Sometimes I wonder. Is it possible to serve with a smile sincerely? Yes of course. Being courteous and conscientious are two key ingredients. The crew on board the Reflection had been working non-stop for months. One of them had been working everyday on the ship since April 2014. That is a lot of time. Considering the long hours of work and the need to constantly put on a smile, I feel that the people who ought to be more patient are the other two-thirds of the people who were being served. My entire family were conscious of this and we tried our best to smile back, to appreciate the crew, and to make things easier for them. We didn't mess up our rooms as much. I tried to reuse my towel but the attendants always gave me a new one each day. I even tried not to bring any food to the staterooms as it would mean additional cleaning and clearing for the stateroom attendants. I saw an area near the elevators cordoned off because some passengers spilled food on the new carpet. Another passenger filled two coffee mugs to the brim and attempted to bring both cups to his stateroom on an elevator. I was certain that the carpet absorbed put of his spillage. I frowned. Surely, we can all help make the whole cruise experience better by ensuring we avoid creating more work for the crew.

2) Solitude with Style

I began my morning early each day. I loved the 6.30 am moment where most tables were empty, the food aplenty and the lines were rare. I loaded my plate with fruits and had at least two cups of coffee in the morning. The fruits and fiber diet did lots of good for my tummy and my gastronomical journey through the many fascinating restaurants on board. I would choose a window view in a private corner, open up my Bible, eat, drink, and reflect. There was no better way to do my reflections than on board a ship called Celebrity Reflection. I will share more of my thoughts on another issue. for now, suffice to say that my week on the ship was a time of relaxation and simply keeping Sabbath.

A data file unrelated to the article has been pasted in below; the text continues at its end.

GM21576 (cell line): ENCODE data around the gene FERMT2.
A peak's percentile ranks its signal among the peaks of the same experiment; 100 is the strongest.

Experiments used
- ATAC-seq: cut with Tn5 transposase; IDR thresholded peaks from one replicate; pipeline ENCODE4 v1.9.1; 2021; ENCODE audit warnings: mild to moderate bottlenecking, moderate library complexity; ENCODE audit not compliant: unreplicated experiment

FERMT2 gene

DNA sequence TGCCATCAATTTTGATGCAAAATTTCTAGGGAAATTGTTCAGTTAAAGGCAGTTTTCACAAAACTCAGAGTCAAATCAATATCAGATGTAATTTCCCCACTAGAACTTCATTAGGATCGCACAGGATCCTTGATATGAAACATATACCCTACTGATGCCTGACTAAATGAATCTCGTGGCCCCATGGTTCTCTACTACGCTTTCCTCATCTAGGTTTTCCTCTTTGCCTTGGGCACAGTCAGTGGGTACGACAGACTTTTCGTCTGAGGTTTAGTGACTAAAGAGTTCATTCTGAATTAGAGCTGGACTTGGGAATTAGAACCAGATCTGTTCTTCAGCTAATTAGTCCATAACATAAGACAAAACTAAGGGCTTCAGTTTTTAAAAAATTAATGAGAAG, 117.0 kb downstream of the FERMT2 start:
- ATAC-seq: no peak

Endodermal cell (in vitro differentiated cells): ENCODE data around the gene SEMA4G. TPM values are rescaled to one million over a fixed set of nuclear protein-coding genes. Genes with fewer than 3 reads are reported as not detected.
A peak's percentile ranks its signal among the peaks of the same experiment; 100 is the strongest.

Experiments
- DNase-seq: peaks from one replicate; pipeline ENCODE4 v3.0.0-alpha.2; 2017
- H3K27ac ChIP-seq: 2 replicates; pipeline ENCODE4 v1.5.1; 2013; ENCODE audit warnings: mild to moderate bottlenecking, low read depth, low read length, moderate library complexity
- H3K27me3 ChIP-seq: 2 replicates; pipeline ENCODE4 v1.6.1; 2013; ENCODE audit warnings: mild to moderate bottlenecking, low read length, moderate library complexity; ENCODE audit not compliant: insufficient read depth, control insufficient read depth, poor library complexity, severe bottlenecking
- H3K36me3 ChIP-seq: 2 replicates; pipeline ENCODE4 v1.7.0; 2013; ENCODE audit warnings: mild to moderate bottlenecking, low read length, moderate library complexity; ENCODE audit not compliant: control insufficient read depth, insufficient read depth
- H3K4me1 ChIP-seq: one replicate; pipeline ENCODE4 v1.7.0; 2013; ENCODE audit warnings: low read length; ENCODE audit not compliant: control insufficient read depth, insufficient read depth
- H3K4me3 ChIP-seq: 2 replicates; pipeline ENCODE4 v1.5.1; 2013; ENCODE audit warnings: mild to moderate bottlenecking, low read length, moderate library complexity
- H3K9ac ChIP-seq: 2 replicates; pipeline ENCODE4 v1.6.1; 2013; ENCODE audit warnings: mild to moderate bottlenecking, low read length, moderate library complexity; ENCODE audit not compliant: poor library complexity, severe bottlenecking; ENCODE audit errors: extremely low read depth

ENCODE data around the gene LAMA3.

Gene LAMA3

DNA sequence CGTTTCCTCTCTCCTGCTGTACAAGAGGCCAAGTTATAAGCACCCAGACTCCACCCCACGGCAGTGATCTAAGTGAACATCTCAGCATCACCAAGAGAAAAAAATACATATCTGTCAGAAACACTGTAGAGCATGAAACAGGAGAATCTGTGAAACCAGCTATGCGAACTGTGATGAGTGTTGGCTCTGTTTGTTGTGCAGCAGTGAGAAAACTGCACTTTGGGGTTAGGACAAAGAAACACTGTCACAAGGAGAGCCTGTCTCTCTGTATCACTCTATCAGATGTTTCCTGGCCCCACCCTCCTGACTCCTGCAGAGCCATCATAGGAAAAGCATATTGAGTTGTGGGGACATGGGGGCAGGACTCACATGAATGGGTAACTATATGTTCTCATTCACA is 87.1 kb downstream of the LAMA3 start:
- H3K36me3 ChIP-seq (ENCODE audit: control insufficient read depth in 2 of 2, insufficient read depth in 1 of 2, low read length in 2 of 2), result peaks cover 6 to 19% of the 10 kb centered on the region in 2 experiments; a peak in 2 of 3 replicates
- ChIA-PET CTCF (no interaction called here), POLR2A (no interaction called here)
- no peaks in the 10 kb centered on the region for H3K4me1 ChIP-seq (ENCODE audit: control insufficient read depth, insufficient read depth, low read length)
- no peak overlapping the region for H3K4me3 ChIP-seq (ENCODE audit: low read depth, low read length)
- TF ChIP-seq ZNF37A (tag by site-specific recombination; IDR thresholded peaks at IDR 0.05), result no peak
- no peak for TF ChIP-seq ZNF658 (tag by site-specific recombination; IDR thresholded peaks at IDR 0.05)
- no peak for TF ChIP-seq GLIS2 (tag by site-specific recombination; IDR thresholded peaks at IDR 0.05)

My learning about Sabbath on the ship includes being restful and mindful of what is going on around me. One memorable lunch time was when I shared a table with a few other people. A newly married couple from China were PhD students at New Hampshire. One is doing Civil Engineering while the wife is doing Electrical Engineering research. On the same table was a man from New Brunswick giving them some marital advice for the new groom. "When your wife speaks, shut up and listen."

Ha. That man must have spoken from experience.

Another was a couple from Texas who had been cruising a lot. When they found out about my theological interests, they were quick to ask me questions about faith, and in particular about the teachings of Joseph Prince. I gave them my little take about the popular preacher from Singapore. They sounded intrigued and agreed with my point of view.

3) Serving with Grace

It was a special time spending Christmas on the high seas. This year, I didn't have duties at Church but I still felt like doing something meaningful. I joined the choir. After three practice sessions over three days, the ragtag choir of about 25 people was ready. We sang two pieces. The first was "Silent Night" with the women singing the main tune while the men sang the alternate melody. The second was a delightful harmony of "Baby! It's Cold Outside." Led by Claire Vinkesteijn, we all had lots of fun.

None of us were paid. We just did it out of interest and joy both in music as well as the season of Christmas. That was my brief contribution on board the ship where I was served more than serving.

Happy New Year to all!

Panoramic View of the Beach at US Virgin Islands.

THOUGHT: Living with grace begins and ends with a heart of gratitude. It means serving with humility to give people the latitude to be themselves and at the same time to maintain an attitude of speaking the truth in love. Above all, living with grace is about serving. Whether volunteering or getting paid, serving is about gratitude, joy, hope, and peace.